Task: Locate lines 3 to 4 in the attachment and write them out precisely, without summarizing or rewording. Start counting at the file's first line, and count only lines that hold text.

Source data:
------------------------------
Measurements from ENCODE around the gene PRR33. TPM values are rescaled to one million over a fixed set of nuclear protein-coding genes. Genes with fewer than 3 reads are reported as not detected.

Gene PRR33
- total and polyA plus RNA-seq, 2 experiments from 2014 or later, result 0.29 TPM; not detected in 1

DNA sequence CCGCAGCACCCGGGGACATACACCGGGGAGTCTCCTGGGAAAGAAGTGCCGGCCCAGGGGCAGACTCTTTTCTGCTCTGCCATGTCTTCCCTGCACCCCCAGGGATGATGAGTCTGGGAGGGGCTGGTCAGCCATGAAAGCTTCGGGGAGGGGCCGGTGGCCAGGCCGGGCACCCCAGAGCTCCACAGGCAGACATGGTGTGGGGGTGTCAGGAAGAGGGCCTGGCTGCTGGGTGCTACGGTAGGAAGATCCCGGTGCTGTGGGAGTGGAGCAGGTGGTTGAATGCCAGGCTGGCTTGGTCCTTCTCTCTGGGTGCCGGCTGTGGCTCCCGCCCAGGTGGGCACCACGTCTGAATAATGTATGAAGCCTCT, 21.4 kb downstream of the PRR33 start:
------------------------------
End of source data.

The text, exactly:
- total and polyA plus RNA-seq, 2 experiments from 2014 or later, result 0.29 TPM; not detected in 1

DNA sequence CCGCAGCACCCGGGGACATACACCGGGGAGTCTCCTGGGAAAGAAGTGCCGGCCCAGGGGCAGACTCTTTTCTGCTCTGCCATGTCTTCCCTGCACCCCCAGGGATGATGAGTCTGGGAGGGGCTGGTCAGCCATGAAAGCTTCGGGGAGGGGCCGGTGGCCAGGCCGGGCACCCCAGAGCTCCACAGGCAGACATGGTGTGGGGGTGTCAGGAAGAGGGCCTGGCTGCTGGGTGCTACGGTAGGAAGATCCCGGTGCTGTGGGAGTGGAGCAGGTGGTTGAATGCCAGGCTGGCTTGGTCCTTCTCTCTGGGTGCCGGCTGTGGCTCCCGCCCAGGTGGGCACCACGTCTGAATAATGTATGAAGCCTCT, 21.4 kb downstream of the PRR33 start: